Another Note on Yesterday’s Treasury Report
As a quick addition to Mary’s thoughts on yesterday’s Treasury Department report confirming the reluctance of mortgage servicers to modify loans through the administration’s Making Home Affordable program, it’s worth noting that some of the poorest-performing banks are the same institutions that appeared before Congress just a few weeks ago with declarations that they were cooperating wonderfully.
Bank of America, for example, has modified loans for just 4 percent of borrowers (or 27,985 homeowners) who have missed at least two mortgage payments, the Treasury report reveals. Yet on July 16, BoA’s Default Management Executive Allen Jones told the Senate Banking Committee that the company was bending over backward to get people enrolled. “In the first six months of this year, modification offers have been accepted or rate relief has been provided for more than 150,000 customers,” Jones said in his written testimony.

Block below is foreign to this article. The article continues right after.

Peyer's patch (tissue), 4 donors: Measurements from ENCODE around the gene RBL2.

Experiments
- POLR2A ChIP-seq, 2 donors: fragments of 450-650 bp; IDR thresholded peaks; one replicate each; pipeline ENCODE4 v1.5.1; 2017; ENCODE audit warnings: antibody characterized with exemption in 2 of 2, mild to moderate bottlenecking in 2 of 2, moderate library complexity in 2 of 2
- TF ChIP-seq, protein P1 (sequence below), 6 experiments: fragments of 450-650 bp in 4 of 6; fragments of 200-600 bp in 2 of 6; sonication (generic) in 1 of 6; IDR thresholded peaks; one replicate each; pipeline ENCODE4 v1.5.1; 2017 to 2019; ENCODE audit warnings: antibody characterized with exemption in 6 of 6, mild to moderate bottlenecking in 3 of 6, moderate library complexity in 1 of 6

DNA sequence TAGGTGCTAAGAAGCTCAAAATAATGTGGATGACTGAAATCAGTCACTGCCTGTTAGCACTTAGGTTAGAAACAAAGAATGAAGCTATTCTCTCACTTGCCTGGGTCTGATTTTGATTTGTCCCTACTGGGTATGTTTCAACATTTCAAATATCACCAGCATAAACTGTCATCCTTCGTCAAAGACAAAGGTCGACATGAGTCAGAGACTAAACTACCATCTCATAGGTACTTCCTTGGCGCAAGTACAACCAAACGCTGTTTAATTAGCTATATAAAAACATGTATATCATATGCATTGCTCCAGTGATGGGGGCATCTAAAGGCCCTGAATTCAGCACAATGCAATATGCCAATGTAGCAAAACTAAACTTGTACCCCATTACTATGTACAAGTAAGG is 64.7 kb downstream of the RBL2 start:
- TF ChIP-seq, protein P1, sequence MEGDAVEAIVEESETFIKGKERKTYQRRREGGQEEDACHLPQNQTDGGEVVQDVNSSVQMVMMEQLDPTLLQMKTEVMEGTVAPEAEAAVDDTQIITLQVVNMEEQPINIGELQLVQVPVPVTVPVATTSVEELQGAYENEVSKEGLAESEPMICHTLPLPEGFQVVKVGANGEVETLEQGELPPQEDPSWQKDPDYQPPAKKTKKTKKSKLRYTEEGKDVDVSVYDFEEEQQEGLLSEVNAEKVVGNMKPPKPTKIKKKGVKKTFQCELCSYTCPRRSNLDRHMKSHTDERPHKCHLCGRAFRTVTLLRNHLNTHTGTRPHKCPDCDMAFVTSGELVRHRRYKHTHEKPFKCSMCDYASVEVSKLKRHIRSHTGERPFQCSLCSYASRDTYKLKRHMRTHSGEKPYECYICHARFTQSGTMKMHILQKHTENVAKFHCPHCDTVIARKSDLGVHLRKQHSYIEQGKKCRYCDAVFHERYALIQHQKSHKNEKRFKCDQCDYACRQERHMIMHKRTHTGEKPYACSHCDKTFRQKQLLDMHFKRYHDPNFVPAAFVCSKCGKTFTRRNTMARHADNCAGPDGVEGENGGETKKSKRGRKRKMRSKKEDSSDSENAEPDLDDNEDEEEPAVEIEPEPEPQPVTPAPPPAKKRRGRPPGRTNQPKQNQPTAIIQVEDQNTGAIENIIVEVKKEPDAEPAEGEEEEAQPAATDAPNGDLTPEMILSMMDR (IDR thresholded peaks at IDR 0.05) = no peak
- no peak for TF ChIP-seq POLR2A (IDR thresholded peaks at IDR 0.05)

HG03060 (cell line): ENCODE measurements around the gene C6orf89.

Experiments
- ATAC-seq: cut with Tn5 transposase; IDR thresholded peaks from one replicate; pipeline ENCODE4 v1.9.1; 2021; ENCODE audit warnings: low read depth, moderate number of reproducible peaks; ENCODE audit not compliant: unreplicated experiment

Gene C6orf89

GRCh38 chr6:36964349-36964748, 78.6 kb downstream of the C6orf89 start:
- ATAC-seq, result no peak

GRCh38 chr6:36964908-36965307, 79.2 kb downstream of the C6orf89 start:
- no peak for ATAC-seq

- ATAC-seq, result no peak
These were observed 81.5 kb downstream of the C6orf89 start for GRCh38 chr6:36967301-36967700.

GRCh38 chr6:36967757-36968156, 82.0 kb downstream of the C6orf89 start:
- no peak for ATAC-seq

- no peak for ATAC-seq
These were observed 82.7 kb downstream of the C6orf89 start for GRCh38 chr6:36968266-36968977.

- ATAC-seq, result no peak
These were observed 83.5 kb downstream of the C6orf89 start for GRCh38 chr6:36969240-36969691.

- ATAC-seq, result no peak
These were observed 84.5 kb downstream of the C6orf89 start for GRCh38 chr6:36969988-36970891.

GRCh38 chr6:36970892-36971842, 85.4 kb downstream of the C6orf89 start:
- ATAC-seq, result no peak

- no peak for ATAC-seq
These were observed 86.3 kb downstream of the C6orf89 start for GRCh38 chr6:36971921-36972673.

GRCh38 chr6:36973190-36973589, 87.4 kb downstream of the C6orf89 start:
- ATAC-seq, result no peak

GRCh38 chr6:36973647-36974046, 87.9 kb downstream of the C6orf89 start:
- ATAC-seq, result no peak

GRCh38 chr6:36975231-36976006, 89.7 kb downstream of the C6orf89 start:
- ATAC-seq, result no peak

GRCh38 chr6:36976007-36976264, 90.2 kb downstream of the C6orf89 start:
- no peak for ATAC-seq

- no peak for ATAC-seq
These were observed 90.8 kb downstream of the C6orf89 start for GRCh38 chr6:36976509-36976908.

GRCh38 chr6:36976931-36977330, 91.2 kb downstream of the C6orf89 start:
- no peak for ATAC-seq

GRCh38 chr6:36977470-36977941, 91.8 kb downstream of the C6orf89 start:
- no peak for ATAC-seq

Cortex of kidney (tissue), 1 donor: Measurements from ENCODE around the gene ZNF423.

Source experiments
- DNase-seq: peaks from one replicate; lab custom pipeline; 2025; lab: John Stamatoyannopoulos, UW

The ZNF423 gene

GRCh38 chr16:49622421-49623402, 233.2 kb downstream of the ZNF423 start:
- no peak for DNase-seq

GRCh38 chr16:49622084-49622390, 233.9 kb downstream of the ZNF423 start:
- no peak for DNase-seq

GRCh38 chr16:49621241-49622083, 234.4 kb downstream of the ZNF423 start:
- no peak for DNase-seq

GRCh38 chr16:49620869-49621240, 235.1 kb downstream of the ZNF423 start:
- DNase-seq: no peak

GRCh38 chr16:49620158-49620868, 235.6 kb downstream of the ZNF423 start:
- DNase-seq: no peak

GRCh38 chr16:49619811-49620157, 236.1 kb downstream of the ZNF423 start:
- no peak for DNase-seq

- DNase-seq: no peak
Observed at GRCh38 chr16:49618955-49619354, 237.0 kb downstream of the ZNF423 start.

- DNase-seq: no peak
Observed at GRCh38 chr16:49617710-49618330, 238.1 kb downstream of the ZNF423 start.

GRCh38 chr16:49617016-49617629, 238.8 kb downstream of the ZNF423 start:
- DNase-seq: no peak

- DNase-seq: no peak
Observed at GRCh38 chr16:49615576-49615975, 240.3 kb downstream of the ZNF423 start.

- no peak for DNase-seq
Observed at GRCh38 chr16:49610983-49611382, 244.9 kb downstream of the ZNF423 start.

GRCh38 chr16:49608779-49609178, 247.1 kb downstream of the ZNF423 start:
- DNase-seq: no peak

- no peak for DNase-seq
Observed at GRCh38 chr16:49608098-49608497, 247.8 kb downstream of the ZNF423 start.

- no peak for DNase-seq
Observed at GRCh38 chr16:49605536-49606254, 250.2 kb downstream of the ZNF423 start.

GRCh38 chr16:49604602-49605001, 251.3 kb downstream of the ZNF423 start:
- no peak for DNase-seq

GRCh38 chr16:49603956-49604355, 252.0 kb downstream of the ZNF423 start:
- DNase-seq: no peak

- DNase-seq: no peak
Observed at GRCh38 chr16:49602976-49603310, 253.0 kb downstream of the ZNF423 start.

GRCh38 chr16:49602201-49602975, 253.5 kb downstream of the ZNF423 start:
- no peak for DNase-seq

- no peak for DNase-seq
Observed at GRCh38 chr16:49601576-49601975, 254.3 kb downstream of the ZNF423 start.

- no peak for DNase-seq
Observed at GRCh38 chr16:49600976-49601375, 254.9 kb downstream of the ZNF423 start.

Meanwhile, Mary Coffin, head of Wells Fargo’s mortgage servicing division, testified that the company has helped nearly 1 million customers this year with refinancings and modifications. Yet Treasury records show that the banking giant has modified just 6 percent (20,219) of its deliquent borrowers.
It’s a good lesson for the federal officials overseeing the MHA program. Yes, the banks are refinancing and modifying mortgage loans, but they’re not doing it for the families most in need of the help. It’s not quite what the program was designed to do.